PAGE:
Migrant workers do some of the most important work in our country, like harvesting our food and caring for seniors and our children. These workers often face dangerous working conditions, live in substandard housing, and have little access to protection or social services. 

Coalition for Migrant Worker Rights in Canada

A growing movement of migrants and their allies is organizing to resist this exploitation. In October 2015 the Coalition for Migrant Workers’ Rights Canada was founded with a simple goal: “to re-build the immigration system to ensure basic dignity and fairness for everyone.” 

The federal Temporary Foreign Worker Program (TFWP) sets the ground rules for migrant worker exploitation. The program’s system of work permits ties workers to one employer. This makes it very difficult for workers to leave when there is physical or economic abuse. Their temporary immigration status – and the threat of deportation – means workers are vulnerable if they speak out or organize against workplace injustice. 

By creating a pool of vulnerable workers, the TFWP gives employers too much power, and creates a disincentive for them to provide better wages, benefits and conditions to all workers. Now, rules about temporary workers are being incorporated into trade and investment deals like the Trans-Pacific Partnership.

The more insidious impact of the TFWP is the unfounded fear that migrants are ‘stealing the jobs of Canadian workers.’ This divides Canadian workers when we need to unite and fight economic insecurity and the expansion of precarious employment. We don’t need fewer workers, whether Canadian or foreign-born. We need a more equitable economic system. That starts with investment in skills training and apprenticeships, living wages and income security, strong social programs and public services, a robust immigration program and permanent residency for all foreign workers when they arrive.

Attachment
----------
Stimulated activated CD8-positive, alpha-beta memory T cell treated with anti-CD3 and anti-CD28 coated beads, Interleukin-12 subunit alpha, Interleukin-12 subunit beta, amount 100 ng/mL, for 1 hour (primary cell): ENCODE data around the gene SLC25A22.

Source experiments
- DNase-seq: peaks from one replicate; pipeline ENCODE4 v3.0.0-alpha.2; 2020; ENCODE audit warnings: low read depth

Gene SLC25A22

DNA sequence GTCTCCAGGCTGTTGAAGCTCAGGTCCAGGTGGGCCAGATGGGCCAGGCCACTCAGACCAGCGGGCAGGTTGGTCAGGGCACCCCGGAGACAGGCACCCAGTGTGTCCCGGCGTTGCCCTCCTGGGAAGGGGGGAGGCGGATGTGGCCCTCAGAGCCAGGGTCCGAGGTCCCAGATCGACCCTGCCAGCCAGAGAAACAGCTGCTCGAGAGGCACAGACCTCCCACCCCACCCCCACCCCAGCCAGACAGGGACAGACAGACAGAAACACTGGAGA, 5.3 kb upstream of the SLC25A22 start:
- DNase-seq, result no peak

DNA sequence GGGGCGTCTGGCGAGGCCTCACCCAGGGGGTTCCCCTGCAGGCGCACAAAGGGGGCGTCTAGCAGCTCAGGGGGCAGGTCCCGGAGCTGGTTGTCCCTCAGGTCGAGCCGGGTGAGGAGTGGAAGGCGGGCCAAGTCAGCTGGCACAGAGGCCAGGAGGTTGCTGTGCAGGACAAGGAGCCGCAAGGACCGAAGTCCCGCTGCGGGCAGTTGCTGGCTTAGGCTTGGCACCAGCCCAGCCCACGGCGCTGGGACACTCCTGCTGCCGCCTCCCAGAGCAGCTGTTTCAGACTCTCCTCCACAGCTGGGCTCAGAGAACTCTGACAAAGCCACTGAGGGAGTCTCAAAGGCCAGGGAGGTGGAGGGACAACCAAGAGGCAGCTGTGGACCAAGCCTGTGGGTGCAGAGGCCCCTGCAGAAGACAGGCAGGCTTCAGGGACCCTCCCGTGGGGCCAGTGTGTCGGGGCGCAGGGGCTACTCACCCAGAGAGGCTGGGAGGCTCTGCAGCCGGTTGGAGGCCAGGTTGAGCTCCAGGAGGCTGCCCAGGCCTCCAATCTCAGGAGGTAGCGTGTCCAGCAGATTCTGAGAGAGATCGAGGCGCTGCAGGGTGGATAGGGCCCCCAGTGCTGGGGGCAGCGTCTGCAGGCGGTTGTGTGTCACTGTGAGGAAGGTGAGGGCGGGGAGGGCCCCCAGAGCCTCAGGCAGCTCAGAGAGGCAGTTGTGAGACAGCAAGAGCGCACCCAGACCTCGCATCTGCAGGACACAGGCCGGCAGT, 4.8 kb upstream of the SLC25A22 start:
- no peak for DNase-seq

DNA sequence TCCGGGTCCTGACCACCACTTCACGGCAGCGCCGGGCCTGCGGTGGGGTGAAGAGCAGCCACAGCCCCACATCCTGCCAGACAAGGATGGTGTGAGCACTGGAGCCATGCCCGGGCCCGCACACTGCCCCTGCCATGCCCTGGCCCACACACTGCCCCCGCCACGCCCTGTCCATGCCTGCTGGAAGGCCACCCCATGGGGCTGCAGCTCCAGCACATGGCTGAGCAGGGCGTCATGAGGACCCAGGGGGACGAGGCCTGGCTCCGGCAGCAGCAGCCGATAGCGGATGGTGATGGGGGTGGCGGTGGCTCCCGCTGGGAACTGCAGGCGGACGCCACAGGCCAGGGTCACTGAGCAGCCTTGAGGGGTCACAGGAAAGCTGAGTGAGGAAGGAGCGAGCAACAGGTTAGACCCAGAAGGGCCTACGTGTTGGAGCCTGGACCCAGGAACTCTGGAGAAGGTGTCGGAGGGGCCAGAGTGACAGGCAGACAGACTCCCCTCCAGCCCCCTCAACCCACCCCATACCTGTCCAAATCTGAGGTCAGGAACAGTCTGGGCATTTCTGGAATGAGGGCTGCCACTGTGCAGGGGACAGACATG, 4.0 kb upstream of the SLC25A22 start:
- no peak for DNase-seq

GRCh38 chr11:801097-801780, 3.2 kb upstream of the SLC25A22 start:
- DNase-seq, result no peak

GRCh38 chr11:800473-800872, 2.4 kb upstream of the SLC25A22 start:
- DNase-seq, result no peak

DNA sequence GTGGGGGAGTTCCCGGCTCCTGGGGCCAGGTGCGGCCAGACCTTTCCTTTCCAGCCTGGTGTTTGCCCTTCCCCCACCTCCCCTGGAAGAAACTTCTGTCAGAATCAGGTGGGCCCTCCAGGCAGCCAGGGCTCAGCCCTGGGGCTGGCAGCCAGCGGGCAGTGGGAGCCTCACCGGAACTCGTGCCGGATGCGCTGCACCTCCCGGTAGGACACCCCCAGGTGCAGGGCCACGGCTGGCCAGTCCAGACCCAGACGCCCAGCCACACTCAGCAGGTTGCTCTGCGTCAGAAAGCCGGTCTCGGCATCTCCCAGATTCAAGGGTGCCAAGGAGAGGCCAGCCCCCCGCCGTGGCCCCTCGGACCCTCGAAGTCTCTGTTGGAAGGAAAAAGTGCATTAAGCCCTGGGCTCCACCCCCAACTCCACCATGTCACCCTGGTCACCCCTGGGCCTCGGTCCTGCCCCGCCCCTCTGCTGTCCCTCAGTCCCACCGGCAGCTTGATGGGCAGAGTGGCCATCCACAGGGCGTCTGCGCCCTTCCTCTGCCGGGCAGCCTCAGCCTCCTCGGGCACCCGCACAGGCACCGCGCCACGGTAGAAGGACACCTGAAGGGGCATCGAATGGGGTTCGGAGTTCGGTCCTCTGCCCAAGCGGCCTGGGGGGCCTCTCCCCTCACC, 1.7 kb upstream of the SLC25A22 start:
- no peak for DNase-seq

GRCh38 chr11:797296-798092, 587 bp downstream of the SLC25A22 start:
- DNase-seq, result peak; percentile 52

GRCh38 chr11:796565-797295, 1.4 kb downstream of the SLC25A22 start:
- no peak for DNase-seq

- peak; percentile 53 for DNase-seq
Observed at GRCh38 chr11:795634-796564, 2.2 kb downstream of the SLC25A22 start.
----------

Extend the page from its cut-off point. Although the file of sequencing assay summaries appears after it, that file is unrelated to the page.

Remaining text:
Earlier this year, labour, community and faith groups organized a first-of-its-kind forum, Equal in Dignity, Equal in Rights, in Fredericton, NB. Participants learned from migrant workers about their experiences, and focused on how to fix the TFWP. “This forum gives me hope,” said one migrant worker. “We are so glad we came. We learned there are people who support us and who do not see us as nameless and faceless migrant workers who steal jobs from Canadians.”

On the heels of this forum, the federal government has announced a review of the TFWP. Migrants and their allies, including CUPE, are mobilizing to stop tying migrant workers to specific employers, and demanding a transition to permanent immigration status upon arrival for all migrant workers. Migrant voices need to be heard.

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